Category Archives: courts

Open Democracy: Legalizing economic and social rights can help the poor: reflections from South Africa

Stuart Wilson, Open Democracy

The best account of human rights aims to protect and advance all the incidents of freedom, equality and dignity. These include freedom of thought and political action, which are incompatible with torture, arbitrary detention, or censorship. They also include freedoms to realise one’s self, which are impossible without access to the basic elements of a decent existence, such as adequate housing and healthcare, sufficient food, and quality education.

This is what we mean when we say rights are “indivisible”. They cohere around an account of the human personality that acknowledges the inherent dignity of each person; that each person counts for no more or less than any other in the distribution of the means of self-realisation; and that each person is free to pursue his or her own conception of the good, equipped with the basic necessities of life.

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The Witness: Cato Crest residents divided over court order on shacks

cato crest | court | Mhlabunzima Memela | The Witness[_id]=106508

Cato Crest residents divided over court order on shacks

Mhlabunzima Memela

TENSIONS threatened to boil over in Cato Crest yesterday after municipal officials tried unsuccessfully to implement a court order compelling them to identify shacks that were not allowed to be destroyed.

The officials found themselves at the centre of a confrontation between home owners and shack dwellers.

On Monday, the Durban high court granted informal settlers a fifth court interdict preventing the eThekwini Municipality from demolishing their homes.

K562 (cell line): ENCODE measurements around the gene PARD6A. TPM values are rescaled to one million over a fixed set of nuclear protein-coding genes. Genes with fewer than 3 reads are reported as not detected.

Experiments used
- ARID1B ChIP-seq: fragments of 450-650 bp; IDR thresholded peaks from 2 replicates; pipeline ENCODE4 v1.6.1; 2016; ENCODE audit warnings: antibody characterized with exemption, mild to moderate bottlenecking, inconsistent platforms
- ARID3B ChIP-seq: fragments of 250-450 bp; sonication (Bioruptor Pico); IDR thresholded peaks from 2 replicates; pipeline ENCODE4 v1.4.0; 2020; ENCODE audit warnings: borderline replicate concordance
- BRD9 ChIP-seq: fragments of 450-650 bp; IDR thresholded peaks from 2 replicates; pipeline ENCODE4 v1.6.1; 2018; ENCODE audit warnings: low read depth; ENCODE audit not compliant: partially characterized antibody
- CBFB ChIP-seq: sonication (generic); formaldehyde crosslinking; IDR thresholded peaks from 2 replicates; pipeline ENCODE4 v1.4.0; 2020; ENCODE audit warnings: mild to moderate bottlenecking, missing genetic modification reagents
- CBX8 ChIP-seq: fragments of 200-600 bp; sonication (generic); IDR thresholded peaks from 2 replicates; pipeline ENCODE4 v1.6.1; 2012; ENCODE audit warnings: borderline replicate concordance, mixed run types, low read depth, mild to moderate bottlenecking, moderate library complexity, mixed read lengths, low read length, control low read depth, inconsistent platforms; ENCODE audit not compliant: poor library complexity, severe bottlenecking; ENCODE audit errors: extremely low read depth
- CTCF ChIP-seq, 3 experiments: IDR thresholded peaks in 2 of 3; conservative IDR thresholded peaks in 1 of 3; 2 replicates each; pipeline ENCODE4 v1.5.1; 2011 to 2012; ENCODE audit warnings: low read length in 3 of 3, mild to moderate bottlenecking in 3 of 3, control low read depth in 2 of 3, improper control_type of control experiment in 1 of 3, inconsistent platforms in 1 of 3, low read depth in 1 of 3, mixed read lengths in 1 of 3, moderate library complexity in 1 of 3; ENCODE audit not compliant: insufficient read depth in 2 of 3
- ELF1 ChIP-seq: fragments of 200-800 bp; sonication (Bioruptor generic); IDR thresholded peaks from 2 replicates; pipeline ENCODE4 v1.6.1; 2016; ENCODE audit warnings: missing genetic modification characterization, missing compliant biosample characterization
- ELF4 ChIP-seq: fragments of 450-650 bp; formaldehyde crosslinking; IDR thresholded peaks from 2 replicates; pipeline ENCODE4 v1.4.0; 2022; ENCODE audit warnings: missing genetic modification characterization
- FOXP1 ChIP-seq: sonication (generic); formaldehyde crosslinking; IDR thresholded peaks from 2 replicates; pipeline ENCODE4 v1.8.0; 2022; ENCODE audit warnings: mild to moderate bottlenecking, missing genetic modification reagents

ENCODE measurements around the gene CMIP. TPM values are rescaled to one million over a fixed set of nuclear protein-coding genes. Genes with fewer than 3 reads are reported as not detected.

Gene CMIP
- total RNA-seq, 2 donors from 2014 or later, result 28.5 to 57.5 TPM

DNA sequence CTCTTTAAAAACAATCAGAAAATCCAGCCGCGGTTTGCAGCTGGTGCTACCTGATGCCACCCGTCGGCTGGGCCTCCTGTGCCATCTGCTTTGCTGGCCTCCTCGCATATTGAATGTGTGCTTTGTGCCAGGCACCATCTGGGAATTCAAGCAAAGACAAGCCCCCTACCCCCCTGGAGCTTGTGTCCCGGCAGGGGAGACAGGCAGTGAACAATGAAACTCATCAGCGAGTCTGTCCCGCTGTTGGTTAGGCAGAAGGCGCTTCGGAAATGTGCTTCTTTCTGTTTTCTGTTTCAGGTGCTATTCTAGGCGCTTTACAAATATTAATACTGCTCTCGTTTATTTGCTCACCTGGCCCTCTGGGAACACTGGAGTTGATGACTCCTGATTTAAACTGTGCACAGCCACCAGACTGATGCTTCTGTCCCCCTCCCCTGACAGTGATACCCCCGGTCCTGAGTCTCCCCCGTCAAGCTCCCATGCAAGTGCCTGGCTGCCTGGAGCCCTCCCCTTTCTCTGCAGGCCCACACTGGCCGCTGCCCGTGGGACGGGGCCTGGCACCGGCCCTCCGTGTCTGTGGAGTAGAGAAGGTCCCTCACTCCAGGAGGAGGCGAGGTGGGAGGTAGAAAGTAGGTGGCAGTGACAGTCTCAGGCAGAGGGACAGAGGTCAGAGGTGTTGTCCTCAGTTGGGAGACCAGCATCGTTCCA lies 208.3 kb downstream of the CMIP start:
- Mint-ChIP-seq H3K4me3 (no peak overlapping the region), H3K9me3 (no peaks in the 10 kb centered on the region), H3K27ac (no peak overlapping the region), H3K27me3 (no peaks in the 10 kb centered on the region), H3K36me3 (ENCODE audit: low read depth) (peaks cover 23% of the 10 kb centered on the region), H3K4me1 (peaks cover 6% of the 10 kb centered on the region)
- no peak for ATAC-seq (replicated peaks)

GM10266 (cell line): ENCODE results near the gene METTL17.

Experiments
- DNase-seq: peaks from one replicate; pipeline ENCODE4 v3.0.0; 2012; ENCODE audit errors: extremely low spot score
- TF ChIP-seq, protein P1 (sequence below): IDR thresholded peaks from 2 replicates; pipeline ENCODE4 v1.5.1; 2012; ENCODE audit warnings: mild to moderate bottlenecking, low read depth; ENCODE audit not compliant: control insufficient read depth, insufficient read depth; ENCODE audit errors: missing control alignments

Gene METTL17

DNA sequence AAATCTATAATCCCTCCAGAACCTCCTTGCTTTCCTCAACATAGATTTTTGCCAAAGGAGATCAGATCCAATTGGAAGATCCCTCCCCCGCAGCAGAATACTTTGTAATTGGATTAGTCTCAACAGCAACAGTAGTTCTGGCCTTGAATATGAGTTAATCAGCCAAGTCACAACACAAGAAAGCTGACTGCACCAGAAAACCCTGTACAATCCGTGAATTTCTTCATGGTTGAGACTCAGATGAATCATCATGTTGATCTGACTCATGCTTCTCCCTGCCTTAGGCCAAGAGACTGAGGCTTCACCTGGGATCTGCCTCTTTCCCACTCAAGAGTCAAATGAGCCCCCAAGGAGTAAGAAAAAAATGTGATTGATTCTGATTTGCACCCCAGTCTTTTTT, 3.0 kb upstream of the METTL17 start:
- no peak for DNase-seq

The court instructed the city’s legal team and officials to accompany the shack dwellers and to identify and mark the 31 shacks protected by the orders.
However, the process was stalled after home owners started protesting, saying that they were concerned the shack dwellers would get access to housing before them. Police, who accompanied the municipality’s land invasions unit, urged them to leave as the situation was unsafe. At one stage more than 200 people faced off with just a few metres between them.

Women in pinafores and ANC T-shirts hurled insults at police and municipal officials as they hurriedly left the area.

“You are not going to mark any shacks. We do not need shacks on land earmarked for housing development. Go back to court to explain that, no shack will be erected here,” they threatened.

An elderly resident, Elizabeth Dlamini (72), said they would not allow the construction of shacks on land earmarked for a housing development. “We do not know these people erecting shacks here. At the moment I’m staying in a house made of corrugated iron — it was meant to be a temporary home. Our shacks were demolished because of housing development and we should benefit first,” said Dlamini.